Then there’s the issue of how the materials are mined. The market trading these materials is highly competitive, and more often than not manufacturers buy from the companies that offer the lowest prices. To maintain their profit margin, these companies have to extract as much material as possible as cheaply as they can. As you can imagine, this leads to mining practices that are less than ethical or environmentally friendly. As many of the mines are located in distant areas of developing countries, these problems may feel remote to you, but they affect a lot of people and are a direct result of the market we are creating by upgrading our devices every two years.

"Two smartphones, blank screen" by Artem Beliaikin is licensed under CC0 1.0

Many of us agree that we need to do what we can to counteract climate change, and that, to achieve anything meaningful, we have to start looking at the way we live our lives. This includes questioning how we use technology. It will be through discussion and opinion gathering that we can start to make more informed decisions — as individuals and as a society.

The obsolescence question

You probably also have that one friend/colleague/family member who swears by their five year old mobile phone and scoffs at the prices of the newest models. These people are often labeled as sticklers who are afraid to join the modern age, but is there another way to see them? The truth is, if you’ve bought a phone in the last five years, then — barring major accidents — it will most likely still function and be just as effective as it was when it came out of the box. So why are so many consumers upgrading to new devices every two years?

"Nextbit Robin Smartphone" by Bhavesh Sondagar is licensed under CC0 1.0

Again there isn’t a single reason, but I think marketing departments should shoulder much of the responsibility. Using marketing strategies, device manufacturers and mobile network carriers purposefully make us see the phones we currently own in a negative light. A common trope of mobile phone adverts is the overwrought comparison of your current device with a newly launched version. Thus, each passing day after a new model is released, our opinion of our current device worsens, even if it’s just on a subconscious level.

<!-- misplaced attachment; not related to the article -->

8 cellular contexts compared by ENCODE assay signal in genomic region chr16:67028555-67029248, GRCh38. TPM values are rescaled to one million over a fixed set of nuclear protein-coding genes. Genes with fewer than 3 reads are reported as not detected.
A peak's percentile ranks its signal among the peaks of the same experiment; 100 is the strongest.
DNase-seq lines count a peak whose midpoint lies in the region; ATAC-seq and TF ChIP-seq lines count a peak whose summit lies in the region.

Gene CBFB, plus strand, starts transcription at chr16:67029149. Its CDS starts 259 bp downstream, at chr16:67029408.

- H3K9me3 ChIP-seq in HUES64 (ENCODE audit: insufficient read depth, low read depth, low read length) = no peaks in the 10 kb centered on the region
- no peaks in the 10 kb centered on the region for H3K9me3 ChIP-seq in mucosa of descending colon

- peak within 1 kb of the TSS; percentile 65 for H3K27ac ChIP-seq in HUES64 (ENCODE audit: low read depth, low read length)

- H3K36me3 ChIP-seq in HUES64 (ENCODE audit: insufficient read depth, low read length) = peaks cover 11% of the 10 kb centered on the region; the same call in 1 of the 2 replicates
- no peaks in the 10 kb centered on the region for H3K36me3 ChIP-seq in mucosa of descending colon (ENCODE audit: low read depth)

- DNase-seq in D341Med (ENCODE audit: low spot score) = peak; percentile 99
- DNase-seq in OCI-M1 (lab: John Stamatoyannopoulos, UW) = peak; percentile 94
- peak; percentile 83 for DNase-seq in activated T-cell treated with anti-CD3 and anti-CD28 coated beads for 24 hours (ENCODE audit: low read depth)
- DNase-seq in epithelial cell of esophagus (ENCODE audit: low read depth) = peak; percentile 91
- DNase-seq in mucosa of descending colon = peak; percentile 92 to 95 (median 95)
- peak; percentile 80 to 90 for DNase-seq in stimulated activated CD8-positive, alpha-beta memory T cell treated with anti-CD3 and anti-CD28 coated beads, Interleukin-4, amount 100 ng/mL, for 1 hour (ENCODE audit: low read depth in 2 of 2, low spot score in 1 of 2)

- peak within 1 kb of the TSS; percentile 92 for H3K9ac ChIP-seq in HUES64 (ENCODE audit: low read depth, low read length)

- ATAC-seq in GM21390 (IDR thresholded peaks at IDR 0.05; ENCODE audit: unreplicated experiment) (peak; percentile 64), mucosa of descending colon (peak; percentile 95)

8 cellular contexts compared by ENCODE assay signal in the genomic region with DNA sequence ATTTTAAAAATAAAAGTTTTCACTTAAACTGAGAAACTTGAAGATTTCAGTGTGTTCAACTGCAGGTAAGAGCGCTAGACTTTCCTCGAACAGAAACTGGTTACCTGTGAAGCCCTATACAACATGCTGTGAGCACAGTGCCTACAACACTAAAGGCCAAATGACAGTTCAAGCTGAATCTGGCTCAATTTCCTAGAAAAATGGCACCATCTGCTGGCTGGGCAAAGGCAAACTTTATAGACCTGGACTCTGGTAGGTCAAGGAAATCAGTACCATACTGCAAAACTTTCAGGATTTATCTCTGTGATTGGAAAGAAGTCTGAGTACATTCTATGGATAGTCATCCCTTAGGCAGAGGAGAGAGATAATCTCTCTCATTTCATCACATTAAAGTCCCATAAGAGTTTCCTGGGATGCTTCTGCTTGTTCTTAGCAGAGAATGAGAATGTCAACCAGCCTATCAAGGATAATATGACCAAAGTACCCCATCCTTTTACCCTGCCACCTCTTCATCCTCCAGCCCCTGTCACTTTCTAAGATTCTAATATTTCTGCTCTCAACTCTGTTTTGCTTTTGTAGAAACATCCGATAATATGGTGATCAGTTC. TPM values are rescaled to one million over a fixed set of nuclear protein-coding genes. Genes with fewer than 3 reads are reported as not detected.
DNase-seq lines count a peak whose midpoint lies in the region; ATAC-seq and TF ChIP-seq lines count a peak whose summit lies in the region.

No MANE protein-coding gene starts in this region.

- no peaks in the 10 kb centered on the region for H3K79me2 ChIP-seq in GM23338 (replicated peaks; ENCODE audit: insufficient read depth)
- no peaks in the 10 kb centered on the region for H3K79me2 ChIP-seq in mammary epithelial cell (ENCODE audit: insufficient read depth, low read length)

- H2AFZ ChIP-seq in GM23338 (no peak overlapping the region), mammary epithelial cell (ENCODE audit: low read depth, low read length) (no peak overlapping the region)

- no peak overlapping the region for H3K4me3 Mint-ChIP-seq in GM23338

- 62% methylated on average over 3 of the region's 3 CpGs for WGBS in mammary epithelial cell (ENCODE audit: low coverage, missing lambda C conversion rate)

This marketing strategy is related to a business practice called planned obsolescence, which sees manufacturers purposefully limit the durability of their products in order to sell more units. An early example of planned obsolescence is the lightbulb, invented at the Edison company: it was relatively simple for the company to create a lightbulb that lasted 2500 hours, but it took years and a coalition of manufacturers to make a version that reliably broke after 1000 hours. We’re all aware that the lightbulb revolutionised many aspects of life, but it turns out it also had a big influence on consumer habits and what we see as acceptable practices of technology companies.

The widening digital divide

The final aspect of the impact of upgrade culture that I want to examine relates to the digital divide. This term describes the societal gap between the people with access to, and competence with, the latest technology, and the people without these privileges. To be able to upgrade, say, your mobile phone to the latest model every two years, you either need a great degree of financial freedom, or you need to tie yourself to a 24-month contract that may not be easily within your means. As a society, we revere the latest technology and hold people with access to it in high regard. What does this say to people who do not have this access?